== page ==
Breaking her hack hymen in the boy’s club of the 1976 NME – where she and future first husband Tony Parsons took on the punks – she didn’t even like the music she was hired to write about. “I was a complete phoney,” she says. “When I went and got the job I was a provincial virgin of 17 – I hated punk music so much I used to get home and dance around the living room to soul records.”
After that formative time, and a subsequent period spent working at music magazine, The Face, Julie managed to make the transition from the music press into Fleet Street – not something that had really happened before. “In the early 1980s, because of The Face, the powers that be at Fleet Street decided to go to the alternative press to pluck their journalists, says Julie. “I was the beneficiary of that – it was extraordinary. People said ‘Why hasn’t she done three years in Scunthorpe?’”
“I remember when I was growing up in Bristol, I said to my mum I wanted to be a journalist and my mum goes to me ‘Why can’t you work at the Bristol Evening Post?’. So, it was not only unusual for someone from my background to get into any sort of music journalism, but to be sought out by the Sunday Times – it was a good time.” Julie is candid about the fact she has never pushed herself and apparently has little sense of discipline or self-regulation. “I had the chance to be a proper journalist some time ago when I started out at the Sunday Times,” she says. “I don’t regret it – I’ve had such an enjoyable life, I guess I just wanted to have fun.”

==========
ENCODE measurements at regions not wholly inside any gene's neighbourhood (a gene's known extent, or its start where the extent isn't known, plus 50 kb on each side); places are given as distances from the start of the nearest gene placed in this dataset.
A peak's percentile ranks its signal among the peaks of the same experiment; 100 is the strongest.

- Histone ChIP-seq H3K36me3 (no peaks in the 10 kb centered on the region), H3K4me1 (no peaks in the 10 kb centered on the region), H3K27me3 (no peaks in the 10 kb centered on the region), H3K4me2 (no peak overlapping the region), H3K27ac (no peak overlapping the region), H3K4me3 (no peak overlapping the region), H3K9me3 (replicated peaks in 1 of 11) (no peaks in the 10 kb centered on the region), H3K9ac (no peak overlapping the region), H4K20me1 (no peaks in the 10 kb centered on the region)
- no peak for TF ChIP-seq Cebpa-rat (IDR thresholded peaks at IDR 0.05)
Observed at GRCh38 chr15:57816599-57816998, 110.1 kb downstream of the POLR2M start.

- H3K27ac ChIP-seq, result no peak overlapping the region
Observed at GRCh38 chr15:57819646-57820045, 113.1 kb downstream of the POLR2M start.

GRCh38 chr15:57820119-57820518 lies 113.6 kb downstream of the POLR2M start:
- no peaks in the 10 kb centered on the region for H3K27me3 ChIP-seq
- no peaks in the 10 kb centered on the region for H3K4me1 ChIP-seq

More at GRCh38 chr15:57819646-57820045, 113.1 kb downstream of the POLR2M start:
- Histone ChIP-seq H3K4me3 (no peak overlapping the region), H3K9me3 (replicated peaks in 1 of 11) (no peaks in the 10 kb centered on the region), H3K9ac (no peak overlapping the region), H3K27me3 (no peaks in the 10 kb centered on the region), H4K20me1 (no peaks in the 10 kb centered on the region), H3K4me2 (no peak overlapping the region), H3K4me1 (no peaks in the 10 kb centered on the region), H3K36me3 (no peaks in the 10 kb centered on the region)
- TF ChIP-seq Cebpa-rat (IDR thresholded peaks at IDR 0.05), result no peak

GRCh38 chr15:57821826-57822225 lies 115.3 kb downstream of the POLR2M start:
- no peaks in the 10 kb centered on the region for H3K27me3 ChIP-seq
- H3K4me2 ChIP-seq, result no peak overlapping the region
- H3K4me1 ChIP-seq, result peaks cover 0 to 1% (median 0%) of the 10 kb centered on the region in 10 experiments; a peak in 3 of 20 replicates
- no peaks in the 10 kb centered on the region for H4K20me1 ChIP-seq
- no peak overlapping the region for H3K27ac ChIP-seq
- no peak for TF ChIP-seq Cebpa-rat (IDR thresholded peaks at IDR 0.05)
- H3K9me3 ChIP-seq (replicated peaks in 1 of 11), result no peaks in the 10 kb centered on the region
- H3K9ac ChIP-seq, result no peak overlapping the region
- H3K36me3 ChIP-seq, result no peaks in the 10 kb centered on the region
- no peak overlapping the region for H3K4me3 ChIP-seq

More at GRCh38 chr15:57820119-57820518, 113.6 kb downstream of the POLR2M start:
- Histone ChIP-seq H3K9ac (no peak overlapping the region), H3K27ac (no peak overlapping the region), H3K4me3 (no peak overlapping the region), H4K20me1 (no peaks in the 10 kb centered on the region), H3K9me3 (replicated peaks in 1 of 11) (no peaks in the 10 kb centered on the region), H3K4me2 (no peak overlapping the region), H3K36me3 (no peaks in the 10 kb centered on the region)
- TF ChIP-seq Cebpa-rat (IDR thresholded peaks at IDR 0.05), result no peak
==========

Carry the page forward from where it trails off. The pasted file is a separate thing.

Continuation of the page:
She tells me she is “certainly a feminist” and says throughout her career, she has always been helped by women. “Ten years after I was taken on by Joyce Hopkirk [who launched British Cosmopolitan] and I was in my early 30s and the highest paid woman in Fleet Street, she said to me ‘Where did it all go wrong? I wanted to see you trek across the desert with a machine gun on in Afghanistan’ and it came out that even though she gave me a job on the Look section, she thought I was going to do what she had always wanted to do and trek across the desert with a gun on my back.” Julie laughs, reminiscing. There are some things we need to be thankful do not exist. A fully armed Julie Burchill staggering around the desert is one of them.
Julie believes being anything but moneyed, middle class and over-educated is an uneasy combination in the journalism industry – “Hard to get in unless you have a degree from Oxford and are called Tabitha or Jemima” she volunteers with a snigger.
A five year column at The Guardian newspaper ended in acrimony in 2003 – Julie says she was outraged to be offered a sofa in place of a pay rise and maintains fellow writer Barbara Ellen had a similar experience. “Instead of offering me a rise at The Guardian, they offered me a new sofa. Barbara Ellen is also one of the few people who was working class in origin and didn’t go to university. Then I found out they had offered Barbara a kitchen, so while Polly Toynbee and her ilk get paid in actual money – we weren’t worthy of money. We were worthy of a fucking sofa. I didn’t feel rage to myself, but when I found they had done what they had done to Barbara Ellen, I was so fucking cross. There is no other way I can interpret this, we were the only people working at the newspaper who hadn’t been to university and weren’t middle class women.”
The Times then took her on and paid her “double the money” – an agreement that must have suited Julie’s general work ethic. “I always wanted to do the minimum amount of work for the maximum amount of money,” she says, beaming. “I became notorious in London when I was in my twenties - for when people rang up to commission a story, I would just say very blankly, in my child’s voice, ‘What’s the least possible words I could do for the most possible money?’ There’d be nervous laughter, then I would be completely silent.
“I was the first person to talk like that – looking back on my career now, I have passed my best days, but I don’t regret anything. I’ve worked for every paper and left every paper.”